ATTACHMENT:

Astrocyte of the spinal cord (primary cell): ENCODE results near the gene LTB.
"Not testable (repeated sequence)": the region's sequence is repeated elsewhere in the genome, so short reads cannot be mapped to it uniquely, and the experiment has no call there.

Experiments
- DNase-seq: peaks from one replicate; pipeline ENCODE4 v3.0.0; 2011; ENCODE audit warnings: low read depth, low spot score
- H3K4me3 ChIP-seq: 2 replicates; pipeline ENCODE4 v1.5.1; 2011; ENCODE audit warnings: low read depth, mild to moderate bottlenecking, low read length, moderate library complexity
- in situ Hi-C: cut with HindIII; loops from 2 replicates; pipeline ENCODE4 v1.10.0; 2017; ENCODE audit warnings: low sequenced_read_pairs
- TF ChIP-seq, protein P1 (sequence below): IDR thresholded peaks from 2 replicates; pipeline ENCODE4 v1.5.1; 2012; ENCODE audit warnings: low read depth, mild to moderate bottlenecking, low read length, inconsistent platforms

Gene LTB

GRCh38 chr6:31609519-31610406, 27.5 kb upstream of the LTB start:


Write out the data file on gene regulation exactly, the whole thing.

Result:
Astrocyte of the spinal cord (primary cell): ENCODE results near the gene LTB.
"Not testable (repeated sequence)": the region's sequence is repeated elsewhere in the genome, so short reads cannot be mapped to it uniquely, and the experiment has no call there.

Experiments
- DNase-seq: peaks from one replicate; pipeline ENCODE4 v3.0.0; 2011; ENCODE audit warnings: low read depth, low spot score
- H3K4me3 ChIP-seq: 2 replicates; pipeline ENCODE4 v1.5.1; 2011; ENCODE audit warnings: low read depth, mild to moderate bottlenecking, low read length, moderate library complexity
- in situ Hi-C: cut with HindIII; loops from 2 replicates; pipeline ENCODE4 v1.10.0; 2017; ENCODE audit warnings: low sequenced_read_pairs
- TF ChIP-seq, protein P1 (sequence below): IDR thresholded peaks from 2 replicates; pipeline ENCODE4 v1.5.1; 2012; ENCODE audit warnings: low read depth, mild to moderate bottlenecking, low read length, inconsistent platforms

Gene LTB

GRCh38 chr6:31609519-31610406, 27.5 kb upstream of the LTB start: